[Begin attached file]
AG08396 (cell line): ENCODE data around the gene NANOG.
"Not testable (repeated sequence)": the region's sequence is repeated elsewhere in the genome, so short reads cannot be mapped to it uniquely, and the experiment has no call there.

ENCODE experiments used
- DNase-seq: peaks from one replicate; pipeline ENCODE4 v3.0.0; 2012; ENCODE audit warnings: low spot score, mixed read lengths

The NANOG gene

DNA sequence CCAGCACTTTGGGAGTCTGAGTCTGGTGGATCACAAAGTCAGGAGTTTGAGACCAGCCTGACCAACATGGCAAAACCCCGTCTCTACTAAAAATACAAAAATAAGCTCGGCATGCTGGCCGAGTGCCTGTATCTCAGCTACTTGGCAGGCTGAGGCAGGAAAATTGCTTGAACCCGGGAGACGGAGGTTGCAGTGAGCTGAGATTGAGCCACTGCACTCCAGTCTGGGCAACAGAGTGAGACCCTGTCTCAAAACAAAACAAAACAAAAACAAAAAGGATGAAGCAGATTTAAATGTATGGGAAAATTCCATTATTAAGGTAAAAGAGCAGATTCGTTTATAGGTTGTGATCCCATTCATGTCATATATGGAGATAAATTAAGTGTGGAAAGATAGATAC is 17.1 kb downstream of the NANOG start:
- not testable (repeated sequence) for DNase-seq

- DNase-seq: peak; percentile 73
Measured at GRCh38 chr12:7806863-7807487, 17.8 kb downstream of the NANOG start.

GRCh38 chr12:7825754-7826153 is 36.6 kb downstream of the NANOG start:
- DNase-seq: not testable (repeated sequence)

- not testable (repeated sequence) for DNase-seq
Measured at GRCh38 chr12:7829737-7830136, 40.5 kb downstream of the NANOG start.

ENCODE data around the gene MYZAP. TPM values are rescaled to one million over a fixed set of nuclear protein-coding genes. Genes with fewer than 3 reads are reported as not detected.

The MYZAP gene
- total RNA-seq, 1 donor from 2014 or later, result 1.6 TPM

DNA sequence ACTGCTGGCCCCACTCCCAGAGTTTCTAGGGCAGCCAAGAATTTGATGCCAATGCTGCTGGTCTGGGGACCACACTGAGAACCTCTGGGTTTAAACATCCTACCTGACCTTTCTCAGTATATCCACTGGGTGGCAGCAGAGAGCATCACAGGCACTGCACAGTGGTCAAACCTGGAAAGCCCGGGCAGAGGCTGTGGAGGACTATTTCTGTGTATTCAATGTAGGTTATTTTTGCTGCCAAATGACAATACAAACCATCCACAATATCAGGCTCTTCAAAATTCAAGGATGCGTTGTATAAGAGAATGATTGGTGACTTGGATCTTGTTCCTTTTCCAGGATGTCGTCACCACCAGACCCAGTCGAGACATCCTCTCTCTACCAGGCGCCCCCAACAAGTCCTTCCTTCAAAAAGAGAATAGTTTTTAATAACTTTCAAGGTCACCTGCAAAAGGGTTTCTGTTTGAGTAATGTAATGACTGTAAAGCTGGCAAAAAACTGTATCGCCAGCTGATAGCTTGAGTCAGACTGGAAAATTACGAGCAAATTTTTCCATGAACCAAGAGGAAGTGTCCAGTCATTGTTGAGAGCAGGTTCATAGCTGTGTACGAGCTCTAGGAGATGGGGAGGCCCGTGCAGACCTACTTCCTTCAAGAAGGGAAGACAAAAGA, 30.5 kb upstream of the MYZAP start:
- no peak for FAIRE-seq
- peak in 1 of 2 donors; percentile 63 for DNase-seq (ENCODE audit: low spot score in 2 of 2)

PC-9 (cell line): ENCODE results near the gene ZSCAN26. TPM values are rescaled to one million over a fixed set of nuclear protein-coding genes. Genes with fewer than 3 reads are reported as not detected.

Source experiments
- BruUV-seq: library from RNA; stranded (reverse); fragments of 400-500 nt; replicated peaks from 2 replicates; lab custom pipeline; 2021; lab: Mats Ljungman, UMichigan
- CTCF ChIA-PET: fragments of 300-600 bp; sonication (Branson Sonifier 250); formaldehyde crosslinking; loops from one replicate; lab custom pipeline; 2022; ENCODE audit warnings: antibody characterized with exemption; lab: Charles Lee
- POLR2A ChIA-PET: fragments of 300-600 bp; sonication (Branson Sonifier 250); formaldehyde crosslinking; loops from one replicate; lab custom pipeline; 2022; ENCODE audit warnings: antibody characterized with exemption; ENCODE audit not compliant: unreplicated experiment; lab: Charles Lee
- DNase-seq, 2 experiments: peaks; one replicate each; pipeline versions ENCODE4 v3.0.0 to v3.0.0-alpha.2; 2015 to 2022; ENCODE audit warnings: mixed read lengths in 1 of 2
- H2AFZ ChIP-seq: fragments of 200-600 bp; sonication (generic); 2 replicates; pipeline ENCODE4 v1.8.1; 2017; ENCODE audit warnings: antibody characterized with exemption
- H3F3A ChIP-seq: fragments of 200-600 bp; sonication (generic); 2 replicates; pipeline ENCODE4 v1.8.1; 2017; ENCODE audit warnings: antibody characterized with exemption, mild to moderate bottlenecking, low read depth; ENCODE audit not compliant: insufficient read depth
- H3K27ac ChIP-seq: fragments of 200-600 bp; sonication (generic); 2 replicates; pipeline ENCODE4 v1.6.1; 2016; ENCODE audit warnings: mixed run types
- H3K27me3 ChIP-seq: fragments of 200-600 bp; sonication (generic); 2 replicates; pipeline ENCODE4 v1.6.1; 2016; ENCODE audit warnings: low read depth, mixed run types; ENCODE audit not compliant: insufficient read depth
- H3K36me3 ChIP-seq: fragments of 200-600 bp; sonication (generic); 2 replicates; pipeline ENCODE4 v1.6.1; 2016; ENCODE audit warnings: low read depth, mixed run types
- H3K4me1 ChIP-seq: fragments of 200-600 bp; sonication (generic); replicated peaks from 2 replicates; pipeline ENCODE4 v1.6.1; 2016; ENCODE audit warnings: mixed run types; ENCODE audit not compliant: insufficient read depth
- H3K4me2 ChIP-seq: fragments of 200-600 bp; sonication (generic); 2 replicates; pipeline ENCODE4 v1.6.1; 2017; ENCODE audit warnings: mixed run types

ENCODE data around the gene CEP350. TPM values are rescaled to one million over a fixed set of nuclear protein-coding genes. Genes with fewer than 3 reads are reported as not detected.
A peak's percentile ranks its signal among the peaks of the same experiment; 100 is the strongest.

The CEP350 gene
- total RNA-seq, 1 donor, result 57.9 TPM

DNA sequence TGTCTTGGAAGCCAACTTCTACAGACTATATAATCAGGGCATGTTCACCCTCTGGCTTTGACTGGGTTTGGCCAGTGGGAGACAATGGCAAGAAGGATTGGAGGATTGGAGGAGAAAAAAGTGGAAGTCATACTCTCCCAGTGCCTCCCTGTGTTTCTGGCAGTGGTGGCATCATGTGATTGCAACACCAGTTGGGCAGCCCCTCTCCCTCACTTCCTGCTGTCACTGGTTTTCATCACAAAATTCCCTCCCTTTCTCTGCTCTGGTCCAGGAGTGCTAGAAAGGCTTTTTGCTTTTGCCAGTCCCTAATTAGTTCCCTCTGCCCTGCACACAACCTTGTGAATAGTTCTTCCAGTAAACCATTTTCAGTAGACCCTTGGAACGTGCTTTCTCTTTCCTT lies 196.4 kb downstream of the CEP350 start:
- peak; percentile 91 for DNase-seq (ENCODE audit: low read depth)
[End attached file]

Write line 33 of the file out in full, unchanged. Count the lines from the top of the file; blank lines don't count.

ENCODE data around the gene CEP350. TPM values are rescaled to one million over a fixed set of nuclear protein-coding genes. Genes with fewer than 3 reads are reported as not detected.